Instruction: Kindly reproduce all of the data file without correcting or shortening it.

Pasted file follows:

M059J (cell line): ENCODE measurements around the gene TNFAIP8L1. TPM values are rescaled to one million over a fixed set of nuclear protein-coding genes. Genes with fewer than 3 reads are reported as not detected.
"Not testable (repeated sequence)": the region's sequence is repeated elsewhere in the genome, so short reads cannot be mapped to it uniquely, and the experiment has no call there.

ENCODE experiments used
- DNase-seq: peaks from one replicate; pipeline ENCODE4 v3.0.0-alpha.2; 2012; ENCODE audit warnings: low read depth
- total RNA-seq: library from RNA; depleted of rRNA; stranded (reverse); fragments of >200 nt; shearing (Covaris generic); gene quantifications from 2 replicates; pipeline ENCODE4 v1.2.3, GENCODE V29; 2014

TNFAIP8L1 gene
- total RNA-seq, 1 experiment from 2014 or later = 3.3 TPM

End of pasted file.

M059J (cell line): ENCODE measurements around the gene TNFAIP8L1. TPM values are rescaled to one million over a fixed set of nuclear protein-coding genes. Genes with fewer than 3 reads are reported as not detected.
"Not testable (repeated sequence)": the region's sequence is repeated elsewhere in the genome, so short reads cannot be mapped to it uniquely, and the experiment has no call there.

ENCODE experiments used
- DNase-seq: peaks from one replicate; pipeline ENCODE4 v3.0.0-alpha.2; 2012; ENCODE audit warnings: low read depth
- total RNA-seq: library from RNA; depleted of rRNA; stranded (reverse); fragments of >200 nt; shearing (Covaris generic); gene quantifications from 2 replicates; pipeline ENCODE4 v1.2.3, GENCODE V29; 2014

TNFAIP8L1 gene
- total RNA-seq, 1 experiment from 2014 or later = 3.3 TPM